As chief dealmaker for oil billionaire Robert Bass, David Bonderman made a killing during the last real estate crash. In 1988 the ex-bankruptcy lawyer snagged a troubled California thrift, American Savings Bank, for a mere $400 million, thanks to the billions in federal assistance he received to complete the deal. Eight years later, Bonderman flipped ASB to Washington Mutual for a cool $1.2 billion.
By then he had left Bass to launch his own private equity firm, TPG Capital, which has been behind some of the largest buyouts ever, including casino operator Harrah's Entertainment and utility TXU (now Energy Future Holdings). So wealthy was Bonderman by 2002 that he booked the Rolling Stones for his 60th birthday.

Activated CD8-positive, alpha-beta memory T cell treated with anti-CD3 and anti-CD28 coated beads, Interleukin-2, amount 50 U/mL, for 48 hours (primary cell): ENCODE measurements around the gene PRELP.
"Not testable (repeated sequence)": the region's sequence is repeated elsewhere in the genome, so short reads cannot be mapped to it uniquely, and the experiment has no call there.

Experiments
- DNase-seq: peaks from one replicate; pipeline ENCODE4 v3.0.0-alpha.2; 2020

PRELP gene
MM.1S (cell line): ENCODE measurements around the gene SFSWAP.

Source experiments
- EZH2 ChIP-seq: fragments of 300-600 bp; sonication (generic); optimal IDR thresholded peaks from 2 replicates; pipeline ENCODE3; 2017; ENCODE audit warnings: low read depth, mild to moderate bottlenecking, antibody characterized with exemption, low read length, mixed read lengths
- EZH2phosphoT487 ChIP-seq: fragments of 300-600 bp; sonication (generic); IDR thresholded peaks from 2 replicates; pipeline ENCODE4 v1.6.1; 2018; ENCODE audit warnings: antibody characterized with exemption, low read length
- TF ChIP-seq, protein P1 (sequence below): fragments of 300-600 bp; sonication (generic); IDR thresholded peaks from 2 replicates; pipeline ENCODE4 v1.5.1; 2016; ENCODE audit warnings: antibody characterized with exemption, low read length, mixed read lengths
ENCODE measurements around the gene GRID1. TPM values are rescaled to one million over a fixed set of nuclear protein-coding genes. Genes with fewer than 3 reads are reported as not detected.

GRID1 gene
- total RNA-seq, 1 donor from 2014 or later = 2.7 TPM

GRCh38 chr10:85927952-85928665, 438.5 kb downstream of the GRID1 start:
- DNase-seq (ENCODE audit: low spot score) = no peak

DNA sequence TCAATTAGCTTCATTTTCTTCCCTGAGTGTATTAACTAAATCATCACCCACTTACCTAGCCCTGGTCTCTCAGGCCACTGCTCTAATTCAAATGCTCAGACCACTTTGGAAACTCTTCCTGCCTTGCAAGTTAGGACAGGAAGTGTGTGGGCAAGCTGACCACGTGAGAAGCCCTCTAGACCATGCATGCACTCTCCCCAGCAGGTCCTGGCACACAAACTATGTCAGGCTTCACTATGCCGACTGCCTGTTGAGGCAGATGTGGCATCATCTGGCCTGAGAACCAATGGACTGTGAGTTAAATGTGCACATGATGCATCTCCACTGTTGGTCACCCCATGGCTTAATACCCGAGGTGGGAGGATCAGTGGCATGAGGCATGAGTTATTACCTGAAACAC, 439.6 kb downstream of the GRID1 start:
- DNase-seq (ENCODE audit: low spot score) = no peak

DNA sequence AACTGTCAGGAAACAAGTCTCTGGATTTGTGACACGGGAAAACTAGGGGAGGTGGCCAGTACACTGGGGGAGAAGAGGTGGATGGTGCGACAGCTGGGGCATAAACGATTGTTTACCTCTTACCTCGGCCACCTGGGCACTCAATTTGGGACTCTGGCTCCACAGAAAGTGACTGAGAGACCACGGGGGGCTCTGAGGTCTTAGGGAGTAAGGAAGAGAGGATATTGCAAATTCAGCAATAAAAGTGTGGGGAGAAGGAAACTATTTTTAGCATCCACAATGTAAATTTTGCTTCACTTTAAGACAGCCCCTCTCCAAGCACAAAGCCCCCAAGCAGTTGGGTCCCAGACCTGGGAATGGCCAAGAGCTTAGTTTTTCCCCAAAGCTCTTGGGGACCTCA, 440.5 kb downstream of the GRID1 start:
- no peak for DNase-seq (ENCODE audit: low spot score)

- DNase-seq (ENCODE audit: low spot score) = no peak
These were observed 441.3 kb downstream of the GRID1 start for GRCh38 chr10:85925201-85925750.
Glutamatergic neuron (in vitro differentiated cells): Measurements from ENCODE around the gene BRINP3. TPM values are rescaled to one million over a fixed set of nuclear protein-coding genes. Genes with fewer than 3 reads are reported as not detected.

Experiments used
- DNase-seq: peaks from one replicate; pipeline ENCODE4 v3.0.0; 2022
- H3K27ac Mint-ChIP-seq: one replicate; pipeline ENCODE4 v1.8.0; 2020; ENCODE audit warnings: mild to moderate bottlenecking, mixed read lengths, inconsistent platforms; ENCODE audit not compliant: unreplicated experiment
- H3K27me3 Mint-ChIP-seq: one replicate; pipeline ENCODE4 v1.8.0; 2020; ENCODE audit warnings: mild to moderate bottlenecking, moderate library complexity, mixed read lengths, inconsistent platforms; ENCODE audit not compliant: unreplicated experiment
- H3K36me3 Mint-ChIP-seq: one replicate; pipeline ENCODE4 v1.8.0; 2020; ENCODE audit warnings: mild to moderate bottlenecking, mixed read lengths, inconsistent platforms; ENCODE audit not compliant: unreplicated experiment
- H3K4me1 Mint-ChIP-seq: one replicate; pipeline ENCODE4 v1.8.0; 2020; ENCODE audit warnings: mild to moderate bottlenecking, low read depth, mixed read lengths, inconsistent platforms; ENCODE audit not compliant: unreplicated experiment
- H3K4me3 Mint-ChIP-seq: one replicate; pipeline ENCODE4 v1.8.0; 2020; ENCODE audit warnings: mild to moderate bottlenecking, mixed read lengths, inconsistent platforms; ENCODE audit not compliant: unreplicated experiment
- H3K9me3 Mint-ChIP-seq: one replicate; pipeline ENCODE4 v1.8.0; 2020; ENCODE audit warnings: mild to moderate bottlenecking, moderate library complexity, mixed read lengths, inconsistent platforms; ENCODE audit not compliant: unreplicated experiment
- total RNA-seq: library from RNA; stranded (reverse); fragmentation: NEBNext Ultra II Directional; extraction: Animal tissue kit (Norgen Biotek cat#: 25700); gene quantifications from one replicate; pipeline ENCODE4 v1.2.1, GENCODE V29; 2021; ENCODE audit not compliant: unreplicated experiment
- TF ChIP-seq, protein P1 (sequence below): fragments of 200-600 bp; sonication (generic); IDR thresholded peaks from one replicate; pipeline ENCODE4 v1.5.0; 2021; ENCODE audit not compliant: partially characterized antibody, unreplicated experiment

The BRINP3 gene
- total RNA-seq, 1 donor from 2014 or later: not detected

In 2008, Bonderman saw a chance to profit from the latest real estate crisis by putting $1.35 billion into Washington Mutual, which was reeling from huge mortgage losses. This time, though, he didn't have the feds backstopping his losses, and with one board seat, he didn't have control, either.
After frightened bank customers began withdrawing their deposits last fall, regulators seized an insolvent WaMu and sold it to JPMorgan Chase. Bonderman and the rest of WaMu's shareholders saw their stakes wiped out.